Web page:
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Sullivan to mediate Lake Superior judge dispute

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Former Justice Frank Sullivan will mediate a dispute over a Lake Superior Court judgeship vacancy, the Indiana Supreme Court ordered Monday.

The court on March 22 appointed Senior Judge Thomas W. Webber Sr. as judge pro tem of the Lake Superior Juvenile Division one day after it issued an emergency order preventing Lake Superior Judge Nicholas Schiralli from filling the vacancy created when Juvenile Division Judge Mary Beth Bonaventura was tapped to lead the Department of Child Services.

Magistrates in the juvenile court sued after Schiralli said he was entitled to transfer to the court based on seniority. The magistrates said the judgeship must be filled by a merit-selection process through Lake County’s Judicial Nominating Commission.

In Monday’s order
, parties in State of Indiana ex rel. Glenn D. Commons, et al., v. the Hon. John R. Pera as Chief Judge of the Lake Superior Court, et al., 45S00-1303-OR-209, are given until May 13 to resolve the dispute.

“This court expects the mediation process to begin promptly and to proceed with all due deliberate focus,” Chief Justice Brent Dickson wrote. “This court retains jurisdiction over this original action during mediation but holds in abeyance its consideration of this original action, pending completion of mediation.”

A deadline of noon, Indianapolis time, April 8, remains for filing a brief in opposition to the court’s writ of mandamus that blocked Schiralli from transferring to the juvenile court.

Sullivan is to submit a mediation report pursuant to Alternative Dispute Resolution Rule 2.7(E)(1) within 10 days of completion of mediation, but no later than May 23, according to the order.

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  1. I gave tempparry guardship to a friend of my granddaughter in 2012. I went to prison. I had custody. My daughter went to prison to. We are out. My daughter gave me custody but can get her back. She was not order to give me custody . but now we want granddaughter back from friend. She's 14 now. What rights do we have

  2. This sure is not what most who value good governance consider the Rule of Law to entail: "In a letter dated March 2, which Brizzi forwarded to IBJ, the commission dismissed the grievance “on grounds that there is not reasonable cause to believe that you are guilty of misconduct.”" Yet two month later reasonable cause does exist? (Or is the commission forging ahead, the need for reasonable belief be damned? -- A seeming violation of the Rules of Profession Ethics on the part of the commission) Could the rule of law theory cause one to believe that an explanation is in order? Could it be that Hoosier attorneys live under Imperial Law (which is also a t-word that rhymes with infamy) in which the Platonic guardians can do no wrong and never owe the plebeian class any explanation for their powerful actions. (Might makes it right?) Could this be a case of politics directing the commission, as celebrated IU Mauer Professor (the late) Patrick Baude warned was happening 20 years ago in his controversial (whisteblowing) ethics lecture on a quite similar topic: http://www.repository.law.indiana.edu/cgi/viewcontent.cgi?article=1498&context=ilj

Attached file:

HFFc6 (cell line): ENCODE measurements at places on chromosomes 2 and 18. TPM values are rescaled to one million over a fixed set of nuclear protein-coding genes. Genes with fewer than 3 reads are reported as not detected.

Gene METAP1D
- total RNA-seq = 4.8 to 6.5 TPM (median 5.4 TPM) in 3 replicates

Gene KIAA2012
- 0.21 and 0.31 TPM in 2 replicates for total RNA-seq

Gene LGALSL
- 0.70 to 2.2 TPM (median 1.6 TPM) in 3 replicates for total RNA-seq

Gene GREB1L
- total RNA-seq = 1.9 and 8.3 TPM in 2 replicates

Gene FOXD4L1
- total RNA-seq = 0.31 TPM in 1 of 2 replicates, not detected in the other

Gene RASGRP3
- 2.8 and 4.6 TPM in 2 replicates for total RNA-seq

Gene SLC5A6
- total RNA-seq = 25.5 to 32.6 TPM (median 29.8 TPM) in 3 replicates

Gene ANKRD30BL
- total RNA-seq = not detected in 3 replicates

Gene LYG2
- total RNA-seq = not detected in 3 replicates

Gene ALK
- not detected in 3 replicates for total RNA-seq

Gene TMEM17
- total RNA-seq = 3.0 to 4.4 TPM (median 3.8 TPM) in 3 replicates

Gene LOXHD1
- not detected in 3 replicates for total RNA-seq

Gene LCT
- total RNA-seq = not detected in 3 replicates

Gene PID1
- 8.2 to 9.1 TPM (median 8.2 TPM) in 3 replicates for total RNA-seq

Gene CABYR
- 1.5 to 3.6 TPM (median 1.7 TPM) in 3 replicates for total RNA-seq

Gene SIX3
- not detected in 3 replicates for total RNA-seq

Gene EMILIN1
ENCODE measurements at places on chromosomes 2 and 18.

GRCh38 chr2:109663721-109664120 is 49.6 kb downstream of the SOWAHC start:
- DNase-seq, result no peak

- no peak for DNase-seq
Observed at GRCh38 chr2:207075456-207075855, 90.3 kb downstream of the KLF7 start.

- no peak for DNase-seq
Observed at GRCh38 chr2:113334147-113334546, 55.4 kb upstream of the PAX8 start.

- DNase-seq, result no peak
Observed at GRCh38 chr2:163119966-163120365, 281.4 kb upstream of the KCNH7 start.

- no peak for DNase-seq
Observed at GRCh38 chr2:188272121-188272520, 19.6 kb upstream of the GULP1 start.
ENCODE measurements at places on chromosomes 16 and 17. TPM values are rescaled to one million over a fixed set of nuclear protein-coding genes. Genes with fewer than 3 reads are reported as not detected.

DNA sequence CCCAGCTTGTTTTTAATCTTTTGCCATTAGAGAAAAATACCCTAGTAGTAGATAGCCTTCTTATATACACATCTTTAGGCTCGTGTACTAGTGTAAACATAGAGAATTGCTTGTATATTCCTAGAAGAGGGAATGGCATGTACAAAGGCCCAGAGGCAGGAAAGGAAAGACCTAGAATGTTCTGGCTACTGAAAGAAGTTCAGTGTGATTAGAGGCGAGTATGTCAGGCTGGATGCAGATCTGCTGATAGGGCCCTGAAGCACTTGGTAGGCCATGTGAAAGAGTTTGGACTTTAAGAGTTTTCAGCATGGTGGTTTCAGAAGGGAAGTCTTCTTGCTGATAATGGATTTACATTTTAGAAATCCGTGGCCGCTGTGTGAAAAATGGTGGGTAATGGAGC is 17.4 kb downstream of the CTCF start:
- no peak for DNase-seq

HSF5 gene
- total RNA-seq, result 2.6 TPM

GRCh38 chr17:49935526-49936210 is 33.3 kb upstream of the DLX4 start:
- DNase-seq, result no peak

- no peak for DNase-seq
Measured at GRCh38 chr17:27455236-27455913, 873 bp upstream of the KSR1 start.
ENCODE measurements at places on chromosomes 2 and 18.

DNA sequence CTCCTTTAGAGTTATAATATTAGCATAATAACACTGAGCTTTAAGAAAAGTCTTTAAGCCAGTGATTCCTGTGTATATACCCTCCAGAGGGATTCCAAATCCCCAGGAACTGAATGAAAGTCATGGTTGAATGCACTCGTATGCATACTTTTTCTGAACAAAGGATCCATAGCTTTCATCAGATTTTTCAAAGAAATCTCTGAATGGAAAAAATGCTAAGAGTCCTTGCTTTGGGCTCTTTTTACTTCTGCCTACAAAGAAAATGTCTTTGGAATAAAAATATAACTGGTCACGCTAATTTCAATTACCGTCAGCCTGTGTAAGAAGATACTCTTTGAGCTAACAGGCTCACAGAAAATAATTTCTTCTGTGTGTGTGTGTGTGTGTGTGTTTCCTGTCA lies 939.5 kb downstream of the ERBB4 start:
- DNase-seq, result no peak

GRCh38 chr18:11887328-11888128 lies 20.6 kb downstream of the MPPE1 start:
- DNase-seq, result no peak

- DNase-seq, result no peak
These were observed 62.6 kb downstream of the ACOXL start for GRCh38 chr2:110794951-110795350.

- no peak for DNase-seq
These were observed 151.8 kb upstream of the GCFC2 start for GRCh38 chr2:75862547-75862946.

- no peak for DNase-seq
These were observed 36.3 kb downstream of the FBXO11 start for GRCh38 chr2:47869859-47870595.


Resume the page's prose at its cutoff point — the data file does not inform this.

3. I have a case presently pending cert review before the SCOTUS that reveals just how Indiana regulates the bar. I have been denied licensure for life for holding the wrong views and questioning the grand inquisitors as to their duties as to state and federal constitutional due process. True story: https://www.scribd.com/doc/299040839/2016Petitionforcert-to-SCOTUS Shorter, Amici brief serving to frame issue as misuse of govt licensure: https://www.scribd.com/doc/312841269/Thomas-More-Society-Amicus-Brown-v-Ind-Bd-of-Law-Examiners

  4. Here's an idea...how about we MORE heavily regulate the law schools to reduce the surplus of graduates, driving starting salaries up for those new grads, so that we can all pay our insane amount of student loans off in a reasonable amount of time and then be able to afford to do pro bono & low-fee work? I've got friends in other industries, radiology for example, and their schools accept a very limited number of students so there will never be a glut of new grads and everyone's pay stays high. For example, my radiologist friend's school accepted just six new students per year.

  5. I totally agree with John Smith.

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